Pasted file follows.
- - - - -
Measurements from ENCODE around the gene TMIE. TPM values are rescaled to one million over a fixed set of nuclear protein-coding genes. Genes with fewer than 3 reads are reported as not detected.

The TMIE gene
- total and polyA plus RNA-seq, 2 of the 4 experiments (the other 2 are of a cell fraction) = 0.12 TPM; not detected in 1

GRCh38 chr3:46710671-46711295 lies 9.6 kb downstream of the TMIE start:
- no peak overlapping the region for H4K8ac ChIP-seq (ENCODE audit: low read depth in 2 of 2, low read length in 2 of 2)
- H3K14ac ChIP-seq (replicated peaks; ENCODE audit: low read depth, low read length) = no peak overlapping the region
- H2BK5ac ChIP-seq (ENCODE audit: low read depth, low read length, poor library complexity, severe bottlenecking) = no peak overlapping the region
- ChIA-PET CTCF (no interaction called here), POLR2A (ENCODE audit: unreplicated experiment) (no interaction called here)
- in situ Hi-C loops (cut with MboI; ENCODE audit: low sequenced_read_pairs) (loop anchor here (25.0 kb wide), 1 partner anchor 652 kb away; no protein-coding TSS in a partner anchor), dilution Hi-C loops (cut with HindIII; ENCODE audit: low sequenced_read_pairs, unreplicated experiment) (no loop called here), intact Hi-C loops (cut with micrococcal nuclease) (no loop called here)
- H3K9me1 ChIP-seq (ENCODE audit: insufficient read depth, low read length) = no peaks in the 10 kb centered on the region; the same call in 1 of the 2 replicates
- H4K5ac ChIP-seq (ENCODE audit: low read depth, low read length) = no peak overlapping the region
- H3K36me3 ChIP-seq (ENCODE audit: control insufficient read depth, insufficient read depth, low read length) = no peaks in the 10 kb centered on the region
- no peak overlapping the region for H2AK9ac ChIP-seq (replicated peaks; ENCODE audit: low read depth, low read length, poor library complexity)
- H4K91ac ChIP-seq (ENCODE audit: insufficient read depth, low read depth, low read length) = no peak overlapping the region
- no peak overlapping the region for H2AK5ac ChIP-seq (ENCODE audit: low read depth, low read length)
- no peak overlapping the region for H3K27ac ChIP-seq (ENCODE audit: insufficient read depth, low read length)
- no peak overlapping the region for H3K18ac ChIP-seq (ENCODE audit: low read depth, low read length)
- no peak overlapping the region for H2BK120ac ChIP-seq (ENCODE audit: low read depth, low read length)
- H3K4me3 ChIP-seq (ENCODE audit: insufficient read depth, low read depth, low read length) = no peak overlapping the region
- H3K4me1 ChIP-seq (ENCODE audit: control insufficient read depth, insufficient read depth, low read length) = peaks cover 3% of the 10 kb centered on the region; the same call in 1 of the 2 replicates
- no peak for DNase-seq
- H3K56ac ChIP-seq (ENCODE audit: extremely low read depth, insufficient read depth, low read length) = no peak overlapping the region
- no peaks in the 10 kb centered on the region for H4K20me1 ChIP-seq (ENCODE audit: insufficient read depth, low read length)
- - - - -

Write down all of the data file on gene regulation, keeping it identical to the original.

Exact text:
Measurements from ENCODE around the gene TMIE. TPM values are rescaled to one million over a fixed set of nuclear protein-coding genes. Genes with fewer than 3 reads are reported as not detected.

The TMIE gene
- total and polyA plus RNA-seq, 2 of the 4 experiments (the other 2 are of a cell fraction) = 0.12 TPM; not detected in 1

GRCh38 chr3:46710671-46711295 lies 9.6 kb downstream of the TMIE start:
- no peak overlapping the region for H4K8ac ChIP-seq (ENCODE audit: low read depth in 2 of 2, low read length in 2 of 2)
- H3K14ac ChIP-seq (replicated peaks; ENCODE audit: low read depth, low read length) = no peak overlapping the region
- H2BK5ac ChIP-seq (ENCODE audit: low read depth, low read length, poor library complexity, severe bottlenecking) = no peak overlapping the region
- ChIA-PET CTCF (no interaction called here), POLR2A (ENCODE audit: unreplicated experiment) (no interaction called here)
- in situ Hi-C loops (cut with MboI; ENCODE audit: low sequenced_read_pairs) (loop anchor here (25.0 kb wide), 1 partner anchor 652 kb away; no protein-coding TSS in a partner anchor), dilution Hi-C loops (cut with HindIII; ENCODE audit: low sequenced_read_pairs, unreplicated experiment) (no loop called here), intact Hi-C loops (cut with micrococcal nuclease) (no loop called here)
- H3K9me1 ChIP-seq (ENCODE audit: insufficient read depth, low read length) = no peaks in the 10 kb centered on the region; the same call in 1 of the 2 replicates
- H4K5ac ChIP-seq (ENCODE audit: low read depth, low read length) = no peak overlapping the region
- H3K36me3 ChIP-seq (ENCODE audit: control insufficient read depth, insufficient read depth, low read length) = no peaks in the 10 kb centered on the region
- no peak overlapping the region for H2AK9ac ChIP-seq (replicated peaks; ENCODE audit: low read depth, low read length, poor library complexity)
- H4K91ac ChIP-seq (ENCODE audit: insufficient read depth, low read depth, low read length) = no peak overlapping the region
- no peak overlapping the region for H2AK5ac ChIP-seq (ENCODE audit: low read depth, low read length)
- no peak overlapping the region for H3K27ac ChIP-seq (ENCODE audit: insufficient read depth, low read length)
- no peak overlapping the region for H3K18ac ChIP-seq (ENCODE audit: low read depth, low read length)
- no peak overlapping the region for H2BK120ac ChIP-seq (ENCODE audit: low read depth, low read length)
- H3K4me3 ChIP-seq (ENCODE audit: insufficient read depth, low read depth, low read length) = no peak overlapping the region
- H3K4me1 ChIP-seq (ENCODE audit: control insufficient read depth, insufficient read depth, low read length) = peaks cover 3% of the 10 kb centered on the region; the same call in 1 of the 2 replicates
- no peak for DNase-seq
- H3K56ac ChIP-seq (ENCODE audit: extremely low read depth, insufficient read depth, low read length) = no peak overlapping the region
- no peaks in the 10 kb centered on the region for H4K20me1 ChIP-seq (ENCODE audit: insufficient read depth, low read length)